The Daily Evergreen

Grad school dean hopes to make ‘bigger moves’

Gloss anticipates funding as biggest obstacle, wants to apply for grants

Lisa+Gloss%2C+new+dean+of+WSU%E2%80%99s+graduate+school%2C+was+a+former+interim+director+and+worked+in+the+school+of+molecular+biosciences.+Gloss+is+now+in+charge+of+setting+the+mission+and+goals+for+graduate+school+students.+
Back to Article
Back to Article

Grad school dean hopes to make ‘bigger moves’

Lisa Gloss, new dean of WSU’s graduate school, was a former interim director and worked in the school of molecular biosciences. Gloss is now in charge of setting the mission and goals for graduate school students.

Lisa Gloss, new dean of WSU’s graduate school, was a former interim director and worked in the school of molecular biosciences. Gloss is now in charge of setting the mission and goals for graduate school students.

COURTESY OF LISA GLOSS

Lisa Gloss, new dean of WSU’s graduate school, was a former interim director and worked in the school of molecular biosciences. Gloss is now in charge of setting the mission and goals for graduate school students.

COURTESY OF LISA GLOSS

COURTESY OF LISA GLOSS

Lisa Gloss, new dean of WSU’s graduate school, was a former interim director and worked in the school of molecular biosciences. Gloss is now in charge of setting the mission and goals for graduate school students.

JAYCE CARRAL, Evergreen reporter

Hang on for a minute...we're trying to find some more stories you might like.


Email This Story






This story has been updated to reflect the correct number of graduate students who earn a doctoral diploma from WSU every year.

The newly-appointed dean of WSU’s graduate school hopes to continue the improvement student and faculty experience.

Lisa Gloss was appointed as interim dean of the graduate school in August of 2017 after her predecessor Bill Andrefsky stepped down, said Cheryl Reed, director of public relations and communication for the graduate school.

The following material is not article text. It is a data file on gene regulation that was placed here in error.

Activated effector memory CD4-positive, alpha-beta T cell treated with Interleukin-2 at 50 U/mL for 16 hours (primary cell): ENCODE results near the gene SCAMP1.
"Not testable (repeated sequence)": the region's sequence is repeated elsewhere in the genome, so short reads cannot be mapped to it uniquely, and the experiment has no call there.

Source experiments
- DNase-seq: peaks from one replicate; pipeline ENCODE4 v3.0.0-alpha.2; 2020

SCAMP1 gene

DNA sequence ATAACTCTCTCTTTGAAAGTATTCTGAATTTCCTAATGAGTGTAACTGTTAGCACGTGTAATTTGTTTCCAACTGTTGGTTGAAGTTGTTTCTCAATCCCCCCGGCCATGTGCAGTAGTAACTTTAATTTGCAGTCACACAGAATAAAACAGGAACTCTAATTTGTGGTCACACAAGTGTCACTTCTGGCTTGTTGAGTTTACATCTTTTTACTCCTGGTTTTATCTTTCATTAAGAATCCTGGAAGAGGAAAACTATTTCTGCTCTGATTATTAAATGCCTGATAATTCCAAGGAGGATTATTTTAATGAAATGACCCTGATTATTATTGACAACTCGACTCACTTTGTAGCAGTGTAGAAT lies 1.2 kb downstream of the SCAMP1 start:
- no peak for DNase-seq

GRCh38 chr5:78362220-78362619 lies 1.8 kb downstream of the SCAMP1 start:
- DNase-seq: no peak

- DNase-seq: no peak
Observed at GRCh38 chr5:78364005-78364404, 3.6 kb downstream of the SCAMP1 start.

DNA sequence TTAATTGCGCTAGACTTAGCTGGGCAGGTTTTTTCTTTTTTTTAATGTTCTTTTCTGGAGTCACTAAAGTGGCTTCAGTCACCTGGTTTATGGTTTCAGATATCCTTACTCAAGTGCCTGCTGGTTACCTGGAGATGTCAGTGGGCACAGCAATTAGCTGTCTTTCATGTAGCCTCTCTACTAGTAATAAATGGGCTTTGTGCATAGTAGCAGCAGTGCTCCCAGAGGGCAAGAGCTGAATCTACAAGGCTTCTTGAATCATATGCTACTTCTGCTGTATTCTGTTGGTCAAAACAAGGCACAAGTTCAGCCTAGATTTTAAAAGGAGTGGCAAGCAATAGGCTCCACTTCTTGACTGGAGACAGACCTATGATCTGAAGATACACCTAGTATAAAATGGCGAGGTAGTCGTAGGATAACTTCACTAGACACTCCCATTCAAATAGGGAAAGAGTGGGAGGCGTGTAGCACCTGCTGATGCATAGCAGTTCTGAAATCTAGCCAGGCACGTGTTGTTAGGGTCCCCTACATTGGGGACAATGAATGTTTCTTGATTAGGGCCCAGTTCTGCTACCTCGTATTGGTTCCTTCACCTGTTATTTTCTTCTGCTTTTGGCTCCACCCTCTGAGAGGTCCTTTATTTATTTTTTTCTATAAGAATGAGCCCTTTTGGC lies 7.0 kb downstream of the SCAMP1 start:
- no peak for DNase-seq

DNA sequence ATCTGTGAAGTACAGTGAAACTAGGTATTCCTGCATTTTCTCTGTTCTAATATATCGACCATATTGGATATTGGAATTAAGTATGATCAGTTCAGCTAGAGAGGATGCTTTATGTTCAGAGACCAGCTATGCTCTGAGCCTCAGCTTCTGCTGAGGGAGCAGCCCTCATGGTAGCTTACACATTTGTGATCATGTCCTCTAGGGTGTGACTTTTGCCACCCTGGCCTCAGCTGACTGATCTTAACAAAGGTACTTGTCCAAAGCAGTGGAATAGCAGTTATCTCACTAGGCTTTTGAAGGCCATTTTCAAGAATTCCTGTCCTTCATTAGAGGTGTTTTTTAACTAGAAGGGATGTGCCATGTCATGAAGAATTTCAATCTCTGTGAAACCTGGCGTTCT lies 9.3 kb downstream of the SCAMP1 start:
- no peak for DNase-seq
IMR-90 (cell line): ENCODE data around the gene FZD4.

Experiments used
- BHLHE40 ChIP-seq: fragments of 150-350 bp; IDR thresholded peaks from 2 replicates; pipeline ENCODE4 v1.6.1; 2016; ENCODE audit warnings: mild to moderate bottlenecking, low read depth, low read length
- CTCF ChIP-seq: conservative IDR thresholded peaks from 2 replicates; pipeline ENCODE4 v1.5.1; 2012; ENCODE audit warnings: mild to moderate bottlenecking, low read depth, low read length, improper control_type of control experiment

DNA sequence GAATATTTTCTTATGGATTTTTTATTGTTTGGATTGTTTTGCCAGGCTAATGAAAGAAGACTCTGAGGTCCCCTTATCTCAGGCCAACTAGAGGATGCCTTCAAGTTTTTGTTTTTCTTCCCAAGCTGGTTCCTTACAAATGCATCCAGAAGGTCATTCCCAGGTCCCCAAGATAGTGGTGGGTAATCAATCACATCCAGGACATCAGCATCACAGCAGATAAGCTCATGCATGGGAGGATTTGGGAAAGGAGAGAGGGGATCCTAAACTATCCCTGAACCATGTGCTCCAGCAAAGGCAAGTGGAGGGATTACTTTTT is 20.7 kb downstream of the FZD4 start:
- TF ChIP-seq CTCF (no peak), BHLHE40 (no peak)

“As interim dean, it’s your job to keep the ship afloat, but there are things that you just can’t do,” Gloss said. “Now, as the permanent dean, I can make bigger moves. They finally gave me that magic wand.”

Gloss worked as a faculty member for 20 years and worked in the school of molecular biosciences. Before becoming dean, Gloss was the associate director of the graduate school for six years.

Graduate school is there to serve the students and help them become successful, Reed said. The office manages paperwork, assists students with dissertations and advocate for the students who deal with problems, she said.

“I’m in charge of setting the mission and goals for the graduate education,” Gloss said. “I want to ensure that students get the professional skills that will allow them to be successful.”

Gloss said her goals include hiring more staff, increasing student enrollment and making the graduate school more efficient. She will continue the Professional Development Initiative she started as interim dean.

The initiative helps students develop skills that go beyond academics, Gloss said. It will help students get better placements for future jobs and increase job opportunities.

Gloss said the biggest obstacle she will face is funding. Gloss wants to improve the school’s finances by applying for training grants, National Institutes of Health grants and National Science Foundation grants.

“Graduate education is coupled with research and scholarship, and that requires money,” Gloss said. “The money is [used to] support students, acquire supplies, and pay the faculty that trains the students.”

A part of Gloss’ mission to improve the graduate school includes a thorough analysis of the school. She also hopes to travel to other universities to learn from their graduate programs.